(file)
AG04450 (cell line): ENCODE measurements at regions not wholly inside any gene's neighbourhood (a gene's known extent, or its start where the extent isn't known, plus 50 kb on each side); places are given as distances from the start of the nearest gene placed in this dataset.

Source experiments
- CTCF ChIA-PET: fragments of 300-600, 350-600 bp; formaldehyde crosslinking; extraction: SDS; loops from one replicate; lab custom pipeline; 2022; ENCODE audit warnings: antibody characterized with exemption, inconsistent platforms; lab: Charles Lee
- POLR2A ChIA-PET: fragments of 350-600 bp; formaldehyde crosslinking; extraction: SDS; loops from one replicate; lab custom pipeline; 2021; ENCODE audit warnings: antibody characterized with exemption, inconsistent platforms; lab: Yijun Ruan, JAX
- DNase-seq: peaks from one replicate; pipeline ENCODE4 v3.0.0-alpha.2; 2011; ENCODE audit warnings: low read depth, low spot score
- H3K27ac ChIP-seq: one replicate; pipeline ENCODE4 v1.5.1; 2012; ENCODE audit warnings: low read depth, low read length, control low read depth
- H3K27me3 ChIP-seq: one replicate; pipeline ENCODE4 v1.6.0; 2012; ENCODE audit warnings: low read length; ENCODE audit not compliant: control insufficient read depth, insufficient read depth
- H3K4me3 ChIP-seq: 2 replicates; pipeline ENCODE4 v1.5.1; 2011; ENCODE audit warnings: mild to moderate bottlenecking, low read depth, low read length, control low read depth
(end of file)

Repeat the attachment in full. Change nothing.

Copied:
AG04450 (cell line): ENCODE measurements at regions not wholly inside any gene's neighbourhood (a gene's known extent, or its start where the extent isn't known, plus 50 kb on each side); places are given as distances from the start of the nearest gene placed in this dataset.

Source experiments
- CTCF ChIA-PET: fragments of 300-600, 350-600 bp; formaldehyde crosslinking; extraction: SDS; loops from one replicate; lab custom pipeline; 2022; ENCODE audit warnings: antibody characterized with exemption, inconsistent platforms; lab: Charles Lee
- POLR2A ChIA-PET: fragments of 350-600 bp; formaldehyde crosslinking; extraction: SDS; loops from one replicate; lab custom pipeline; 2021; ENCODE audit warnings: antibody characterized with exemption, inconsistent platforms; lab: Yijun Ruan, JAX
- DNase-seq: peaks from one replicate; pipeline ENCODE4 v3.0.0-alpha.2; 2011; ENCODE audit warnings: low read depth, low spot score
- H3K27ac ChIP-seq: one replicate; pipeline ENCODE4 v1.5.1; 2012; ENCODE audit warnings: low read depth, low read length, control low read depth
- H3K27me3 ChIP-seq: one replicate; pipeline ENCODE4 v1.6.0; 2012; ENCODE audit warnings: low read length; ENCODE audit not compliant: control insufficient read depth, insufficient read depth
- H3K4me3 ChIP-seq: 2 replicates; pipeline ENCODE4 v1.5.1; 2011; ENCODE audit warnings: mild to moderate bottlenecking, low read depth, low read length, control low read depth